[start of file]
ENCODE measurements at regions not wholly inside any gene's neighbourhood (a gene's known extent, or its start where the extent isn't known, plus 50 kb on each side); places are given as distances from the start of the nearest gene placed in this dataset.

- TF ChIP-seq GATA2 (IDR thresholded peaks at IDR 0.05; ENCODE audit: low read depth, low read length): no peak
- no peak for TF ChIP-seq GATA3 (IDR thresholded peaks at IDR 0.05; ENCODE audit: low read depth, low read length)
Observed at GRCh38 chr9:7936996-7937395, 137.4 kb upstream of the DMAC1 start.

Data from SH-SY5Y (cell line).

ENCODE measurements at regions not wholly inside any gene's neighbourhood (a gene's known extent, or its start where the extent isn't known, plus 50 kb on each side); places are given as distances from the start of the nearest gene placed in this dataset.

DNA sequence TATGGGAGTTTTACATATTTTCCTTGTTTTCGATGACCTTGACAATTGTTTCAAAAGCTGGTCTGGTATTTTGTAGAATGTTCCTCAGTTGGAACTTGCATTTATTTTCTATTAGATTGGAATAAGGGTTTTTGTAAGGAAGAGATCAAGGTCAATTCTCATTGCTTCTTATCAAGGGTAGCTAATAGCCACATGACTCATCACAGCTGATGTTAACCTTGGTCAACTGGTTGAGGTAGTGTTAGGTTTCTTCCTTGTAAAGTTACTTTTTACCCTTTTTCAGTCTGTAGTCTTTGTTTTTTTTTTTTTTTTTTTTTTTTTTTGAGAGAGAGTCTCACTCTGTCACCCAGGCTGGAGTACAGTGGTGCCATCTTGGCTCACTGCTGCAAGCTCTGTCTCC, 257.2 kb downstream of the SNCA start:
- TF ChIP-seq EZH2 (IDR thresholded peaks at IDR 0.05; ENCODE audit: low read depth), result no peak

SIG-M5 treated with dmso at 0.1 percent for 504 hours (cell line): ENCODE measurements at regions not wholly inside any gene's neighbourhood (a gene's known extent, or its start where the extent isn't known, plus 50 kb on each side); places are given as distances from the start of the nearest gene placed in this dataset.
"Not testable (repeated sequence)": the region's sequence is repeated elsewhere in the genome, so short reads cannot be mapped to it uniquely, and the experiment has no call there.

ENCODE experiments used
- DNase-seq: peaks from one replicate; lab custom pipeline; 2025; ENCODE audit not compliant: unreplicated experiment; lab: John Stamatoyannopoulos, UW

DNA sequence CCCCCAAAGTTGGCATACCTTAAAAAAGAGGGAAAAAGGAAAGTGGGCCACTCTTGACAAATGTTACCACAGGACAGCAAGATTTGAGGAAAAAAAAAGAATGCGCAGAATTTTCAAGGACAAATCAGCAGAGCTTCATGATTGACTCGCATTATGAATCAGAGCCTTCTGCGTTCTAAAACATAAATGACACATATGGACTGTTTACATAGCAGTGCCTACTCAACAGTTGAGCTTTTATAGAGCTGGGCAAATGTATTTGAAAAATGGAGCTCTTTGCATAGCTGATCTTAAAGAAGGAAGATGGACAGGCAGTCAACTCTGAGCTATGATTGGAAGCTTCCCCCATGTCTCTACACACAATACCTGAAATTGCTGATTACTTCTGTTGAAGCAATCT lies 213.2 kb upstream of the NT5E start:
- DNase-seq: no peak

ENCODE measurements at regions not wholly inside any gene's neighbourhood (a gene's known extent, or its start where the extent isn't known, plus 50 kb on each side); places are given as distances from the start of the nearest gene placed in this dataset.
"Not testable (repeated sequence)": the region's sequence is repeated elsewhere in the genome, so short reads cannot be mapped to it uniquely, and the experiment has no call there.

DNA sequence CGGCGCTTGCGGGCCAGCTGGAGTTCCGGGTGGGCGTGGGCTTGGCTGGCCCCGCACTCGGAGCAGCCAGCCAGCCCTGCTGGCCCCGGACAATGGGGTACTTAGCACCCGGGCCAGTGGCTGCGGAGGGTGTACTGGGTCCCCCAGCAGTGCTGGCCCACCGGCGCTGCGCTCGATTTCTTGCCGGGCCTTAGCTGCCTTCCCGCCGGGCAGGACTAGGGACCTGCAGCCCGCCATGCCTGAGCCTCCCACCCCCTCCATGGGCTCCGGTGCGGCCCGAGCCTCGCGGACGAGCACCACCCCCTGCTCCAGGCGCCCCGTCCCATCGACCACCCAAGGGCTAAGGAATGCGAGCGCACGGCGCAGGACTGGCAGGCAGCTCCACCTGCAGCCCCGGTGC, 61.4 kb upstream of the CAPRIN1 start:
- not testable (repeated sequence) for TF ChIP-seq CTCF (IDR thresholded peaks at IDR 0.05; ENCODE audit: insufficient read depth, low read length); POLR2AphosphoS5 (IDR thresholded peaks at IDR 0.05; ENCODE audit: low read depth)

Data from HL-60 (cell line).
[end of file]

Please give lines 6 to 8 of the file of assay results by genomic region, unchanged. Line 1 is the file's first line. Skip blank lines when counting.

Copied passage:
ENCODE measurements at regions not wholly inside any gene's neighbourhood (a gene's known extent, or its start where the extent isn't known, plus 50 kb on each side); places are given as distances from the start of the nearest gene placed in this dataset.

DNA sequence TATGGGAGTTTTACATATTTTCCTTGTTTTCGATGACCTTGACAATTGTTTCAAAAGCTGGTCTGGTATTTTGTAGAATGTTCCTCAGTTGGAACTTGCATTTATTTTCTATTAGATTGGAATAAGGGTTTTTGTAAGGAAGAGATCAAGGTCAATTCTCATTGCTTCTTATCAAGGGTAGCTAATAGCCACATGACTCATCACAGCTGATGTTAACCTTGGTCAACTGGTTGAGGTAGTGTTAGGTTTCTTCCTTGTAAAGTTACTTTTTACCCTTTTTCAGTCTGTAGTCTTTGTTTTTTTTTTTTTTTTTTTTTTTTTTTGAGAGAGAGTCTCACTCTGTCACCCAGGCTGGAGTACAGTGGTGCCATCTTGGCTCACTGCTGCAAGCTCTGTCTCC, 257.2 kb downstream of the SNCA start:
- TF ChIP-seq EZH2 (IDR thresholded peaks at IDR 0.05; ENCODE audit: low read depth), result no peak